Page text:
Whenever Canada’s national anthem is played, be it on television or live, I get emotional, with eyes welling with tears. Canada has been my home since 1972. Born in Zanzibar, growing up in Dar es Salaam and making home in Calgary has been my story Out of Africa.
The day I became Canadian citizen was the best day of my life. Here I was with my young family, proudly holding Canadian flags and singing my newly-memorized national anthem, envisioning a happy, wonderful and prosperous life ahead. Yes, Canada, I haven’t been disappointed.
This Canada Day, I want to express my thanks to this country which opened its doors to Uganda Asians who were fleeing from dictator Idi Amin’s brutal regime. This was the first time that Canada allowed 6,000 non-white immigrants. Those of us who lived in Tanzania and Kenya at the time took Amin’s action as a wake-up call to leave before we faced a similar fate. The Aga Khan, spiritual leader of Shia Ismail Muslims, who was a great friend of the then Canadian Prime Minister Pierre Trudeau, facilitated the entry of Ugandan Asians, followed by those from Tanzania and Kenya. Canada received hard working Ismailis and others who have always been loyal to the country of their adoption.
I am pleased that unlike my younger brother, a medical doctor, I didn’t choose to go to the United States. In words of President Trump, I, a “shithole” immigrant from Tanzania, chose a safer, peaceful, safer Canada over the violence-friendly U.S. for permanent residence, helping in my own small way to build bridges, not walls, among different races.
I was disappointed and upset when I didn’t get my first newspaper job in Canada because I didn’t have the so-called “Canadian Experience.” Several years of senior editorial experience and British journalism training were considered worthless. Another personal setback was when I was called, “Paki, go home,” on the main street of Edmonton, one of the most multicultural and diverse cities in Canada. I chalk these incidents to experience of a new immigrant. On the other side of the scale, I am appreciative and indebted to numerous Canadians who have been helpful and welcoming to me and my family.
I came to Canada as a 29-year-old young man full of enthusiasm, energy, aspirations and with only $1,000 in my pocket, and a two-year-old son and a wife to begin a new chapter in my life. I have spent more years in Canada than in the country where I was born, Tanzania. Asians from East Africa were fortunate that, thanks to British colonial policies, we had good western education, allowing us to assimilate easily. Canada received well-educated, professionals fluent in English and familiar with Canadian values and staunch beliefs in core democratic principles.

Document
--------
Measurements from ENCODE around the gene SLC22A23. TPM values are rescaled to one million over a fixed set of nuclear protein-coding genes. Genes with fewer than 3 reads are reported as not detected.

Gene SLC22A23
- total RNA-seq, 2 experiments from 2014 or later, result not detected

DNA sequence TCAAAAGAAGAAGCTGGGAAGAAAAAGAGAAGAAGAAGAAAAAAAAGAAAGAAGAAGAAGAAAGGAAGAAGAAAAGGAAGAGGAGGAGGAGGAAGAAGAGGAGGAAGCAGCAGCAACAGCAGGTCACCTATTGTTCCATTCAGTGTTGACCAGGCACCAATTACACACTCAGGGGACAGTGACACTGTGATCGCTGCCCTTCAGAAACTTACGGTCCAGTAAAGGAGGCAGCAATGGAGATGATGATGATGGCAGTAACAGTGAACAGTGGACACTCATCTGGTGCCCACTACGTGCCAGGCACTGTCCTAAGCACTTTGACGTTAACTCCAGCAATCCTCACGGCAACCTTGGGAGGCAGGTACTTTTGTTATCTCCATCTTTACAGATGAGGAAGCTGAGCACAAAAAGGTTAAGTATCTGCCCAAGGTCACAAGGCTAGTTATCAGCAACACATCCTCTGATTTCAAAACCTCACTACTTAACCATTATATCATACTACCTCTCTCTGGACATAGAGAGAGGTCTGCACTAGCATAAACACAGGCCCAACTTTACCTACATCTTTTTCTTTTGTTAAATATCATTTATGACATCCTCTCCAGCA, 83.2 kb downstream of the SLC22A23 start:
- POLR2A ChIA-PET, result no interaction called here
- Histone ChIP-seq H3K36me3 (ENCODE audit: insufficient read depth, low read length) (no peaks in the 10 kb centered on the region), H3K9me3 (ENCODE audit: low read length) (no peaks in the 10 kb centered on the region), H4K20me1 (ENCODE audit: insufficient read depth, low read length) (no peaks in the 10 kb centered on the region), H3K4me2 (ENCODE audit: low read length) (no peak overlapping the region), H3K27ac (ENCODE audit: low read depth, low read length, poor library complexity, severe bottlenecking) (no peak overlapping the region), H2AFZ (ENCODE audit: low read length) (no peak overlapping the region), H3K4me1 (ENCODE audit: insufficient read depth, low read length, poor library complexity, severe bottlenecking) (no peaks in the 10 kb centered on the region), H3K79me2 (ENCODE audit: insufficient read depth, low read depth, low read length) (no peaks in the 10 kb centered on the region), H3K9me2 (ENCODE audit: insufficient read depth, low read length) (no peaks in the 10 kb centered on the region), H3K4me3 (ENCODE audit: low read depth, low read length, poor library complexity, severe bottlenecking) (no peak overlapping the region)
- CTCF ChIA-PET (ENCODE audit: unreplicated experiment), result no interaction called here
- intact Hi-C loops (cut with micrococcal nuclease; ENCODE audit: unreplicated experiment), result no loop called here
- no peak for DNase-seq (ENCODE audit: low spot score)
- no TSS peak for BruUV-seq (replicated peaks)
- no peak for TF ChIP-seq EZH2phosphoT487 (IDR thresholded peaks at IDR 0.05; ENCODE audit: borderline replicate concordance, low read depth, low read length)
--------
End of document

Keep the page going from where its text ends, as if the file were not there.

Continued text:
I am grateful that Canada has allowed me to practice my profession in journalism and enabled me to achieve my ambition of being the only mainstream weekly newspaper owner of colour in Canada, publishing for a quarter century. Being Canadian fortunately has been consistent with my Ismaili faith, beliefs and practices of volunteerism. To be Canadian is to feel compassionate for others, especially for those who have had to flee the country of their birth and seek a better, new life for themselves and their children. To be a Canadian means to help other immigrants and refugees settle with ease while enjoying freedoms of speech, religion and association.
The recent events of anti-racism and brutal treatment of Blacks and indigenous people by police have obviously placed a new responsibility and obligations on us as Canadians. We cannot allow these inhuman and tragic incidents to continue. No Canadian should feel comfortable and not do anything about it. George Floyd’s death in the United States at the hands of police officers has not been in vain as it has sparked tremendous outpouring of sympathy, demands for action and reform of the justice system. We must capitalize on these sentiments and public awakening to bring the needed reforms.
As Nelson Mandela put it, “No one is born hating another person because of the color of his skin, or his background, or his religion. People must learn to hate, and if they can learn to hate, they can be taught to love, for love comes more naturally to the human heart than its opposite.”
The pandemic has given me the time to think and evaluate what it means to be a proud Canadian. Canada is one of the most successful examples of pluralism and a welcoming country to refugees and immigrants seeking a bright future. The challenge before us is to help those Canadians who have been disadvantaged and who do not seem to live life to their fullest extent. We have to cultivate a tremendous sense of community and get involved in numerous opportunities for voluntary service that are available.
As citizens, we are part of a group with legal and political rights within that group. At the same time, we should not forget that with these privileges, we also have some obligations because a nation is only as healthy as its individual citizens. As good citizens, we have to contributes by being productive and active in our community.
As good citizens, we also have to be patriotic, brush up on the country’s history, stand up for what is considered to be wrong and defend those who cannot defend themselves, show camaraderie with fellow Canadians by volunteering and making donations to charities, proudly singing the national anthem whenever you get a chance and this Canada Day, fly the Canadian flag as a sign of duty, obligation and thankfulness for living in such a great country.
Mansoor Ladha is a Calgary-based journalist and author of Memoirs of a Muhindi: Fleeing East Africa for the West and A Portrait in Pluralism: Aga Khan’s Shia Ismaili Muslims.